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AHA Scientific Statement on Prehospital 12 Lead ECGs

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The AHA Scientific Statement Implementation and Integration of Prehospital ECGs Into Systems of Care for Acute Coronary Syndrome was published online ahead of print on August 13, 2008. The ACC’s Cardiosource posted a good summary of the document on August 21, 2008 that included these 10 talking points: Prehospital electrocardiograms (ECGs) in patients with ST-elevation myocardial […]

12 Lead ECG – Lead Placement Diagrams

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On October 15, 2008, Lynne left me this comment: I’m an EMT-B that just found your blog. My agency allows EMT-Bs to perform 12-leads prehospital, so that doctors and paramedics at the hospital have a printout to look at. Also, if our monitor sees an Acute MI or something critical going on with the heart, […]

Prehospital 12 Lead ECG Supplement in JEMS Magazine – July 2006

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It’s a little bit dated now, but the July 2006 Prehospital 12 Lead ECG Supplement in JEMS magazine makes some interesting points. 10 Reasons to Perform a Prehospital ECG Does not significantly delay transport. Takes only one or two minutes to perform. Quality is increasingly high. Allows early diagnosis of AMI. Can be used to […]

The Case for Continuous Chest Compressions

A recent editorial Surviving Cardiac Arrest: Location, Location, Location. JAMA. 2008 Sep 24;300(12):1462-3 examined survival rates for cardiac arrest in various communities around the country. This comment in particular caught my eye: In a small study from rural Wisconsin, Kellum et al. implemented an EMS protocol consisting of an initial series of uninterrupted chest compressions, […]

Prehospital ECG Activation of the Cardiac Cath Lab

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*** Kept for historical purposes only *** In case you missed it, there’s an outstanding webinar available at the D2B Alliance website that discusses Prehospital ECG Activation of the Cardiac Cath Lab. It’s hosted by Dr. Ivan Rokos, Dr. Christopher Granger, Dr. Robert O’Connor, and Dr. William French. The webinar discusses Regional STEMI networks in […]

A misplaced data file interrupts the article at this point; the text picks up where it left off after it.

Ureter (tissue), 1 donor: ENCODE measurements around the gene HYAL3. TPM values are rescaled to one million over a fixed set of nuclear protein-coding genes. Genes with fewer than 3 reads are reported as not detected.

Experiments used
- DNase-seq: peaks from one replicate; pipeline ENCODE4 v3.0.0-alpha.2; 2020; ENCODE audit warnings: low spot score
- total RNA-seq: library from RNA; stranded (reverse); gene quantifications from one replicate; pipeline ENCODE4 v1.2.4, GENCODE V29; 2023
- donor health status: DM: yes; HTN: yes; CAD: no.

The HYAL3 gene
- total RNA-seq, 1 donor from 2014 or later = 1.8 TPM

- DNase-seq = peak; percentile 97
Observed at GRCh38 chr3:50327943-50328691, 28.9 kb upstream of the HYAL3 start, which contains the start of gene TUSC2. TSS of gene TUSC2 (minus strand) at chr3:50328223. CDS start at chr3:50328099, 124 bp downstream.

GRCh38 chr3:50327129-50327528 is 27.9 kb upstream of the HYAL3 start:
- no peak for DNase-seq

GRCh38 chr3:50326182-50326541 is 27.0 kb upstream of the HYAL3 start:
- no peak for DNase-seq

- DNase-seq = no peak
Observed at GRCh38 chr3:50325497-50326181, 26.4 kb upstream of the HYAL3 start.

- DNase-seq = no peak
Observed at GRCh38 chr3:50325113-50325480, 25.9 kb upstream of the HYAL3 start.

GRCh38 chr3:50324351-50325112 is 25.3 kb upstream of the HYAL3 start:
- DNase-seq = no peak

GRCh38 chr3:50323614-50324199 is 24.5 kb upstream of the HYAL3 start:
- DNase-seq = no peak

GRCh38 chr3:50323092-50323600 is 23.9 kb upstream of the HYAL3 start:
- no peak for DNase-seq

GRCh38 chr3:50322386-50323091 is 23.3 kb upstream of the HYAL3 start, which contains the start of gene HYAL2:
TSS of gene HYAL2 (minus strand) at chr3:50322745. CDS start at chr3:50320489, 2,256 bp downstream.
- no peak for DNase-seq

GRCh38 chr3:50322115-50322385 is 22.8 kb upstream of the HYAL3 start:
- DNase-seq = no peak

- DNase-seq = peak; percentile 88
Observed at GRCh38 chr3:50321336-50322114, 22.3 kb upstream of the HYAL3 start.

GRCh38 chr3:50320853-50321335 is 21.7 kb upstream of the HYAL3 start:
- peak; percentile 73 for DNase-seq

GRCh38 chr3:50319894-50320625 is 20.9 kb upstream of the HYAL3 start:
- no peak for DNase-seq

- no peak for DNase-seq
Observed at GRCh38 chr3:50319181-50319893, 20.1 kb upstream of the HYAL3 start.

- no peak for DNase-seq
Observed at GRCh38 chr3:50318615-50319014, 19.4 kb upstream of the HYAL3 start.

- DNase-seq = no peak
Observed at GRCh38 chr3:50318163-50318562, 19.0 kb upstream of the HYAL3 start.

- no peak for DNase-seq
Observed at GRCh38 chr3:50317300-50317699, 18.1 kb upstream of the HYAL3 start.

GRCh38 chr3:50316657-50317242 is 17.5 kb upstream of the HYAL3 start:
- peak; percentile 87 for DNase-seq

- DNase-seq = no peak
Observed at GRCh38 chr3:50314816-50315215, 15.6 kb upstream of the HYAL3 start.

Cardiac Axis Determination – Part 6

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By now you can predict the QRS axis in the frontal plane within 15 degrees as long as you have an equiphasic (or isoelectric) lead in the frontal plane. So what constitutes a normal QRS axis? What is a left axis deviation? A right axis deviation? If you don’t have a copy of the hexaxial […]

Cardiac Axis Determination – Part 5

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In Part 4 I promised that I’d show you a fascinating relationship between the standard 12-lead ECG and the hexaxial reference system. You will recall that to use the hexaxial reference system, you find the most equiphasic (or isoelectric) lead in the frontal plane (first 6 leads of the 12-lead ECG) and look for the […]

Cardiac Axis Determination – Part 4

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By now you should have a fairly good grasp of how the hexaxial reference system is derived from the first 6 leads of the 12 lead ECG. Before we break down the finished diagram, let’s look at the hexaxial reference system laying on top of the patient’s anterior chest, with the arrows and leads in […]

Cardiac Axis Determination – Part 3

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In Part 2 we discussed the heart’s mean electrical vector and how Einthoven’s Triangle (leads I, II, and III) can be redrawn to form the first 3 spokes of the hexaxial reference system. Essentially, we ended up with a shape like the one on the right. When leads I, II, and III are drawn this […]

Cardiac Axis Determination – Part 2

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In Part 1, we looked at Einthoven’s Equilateral Triangle and Einthoven’s Law, and I told you that it was the key to understanding the formation of the hexaxial reference system. But before we delve further into the hexaxial reference system (the instrument we’ll be using to calculate the heart’s QRS axis) we need to address […]

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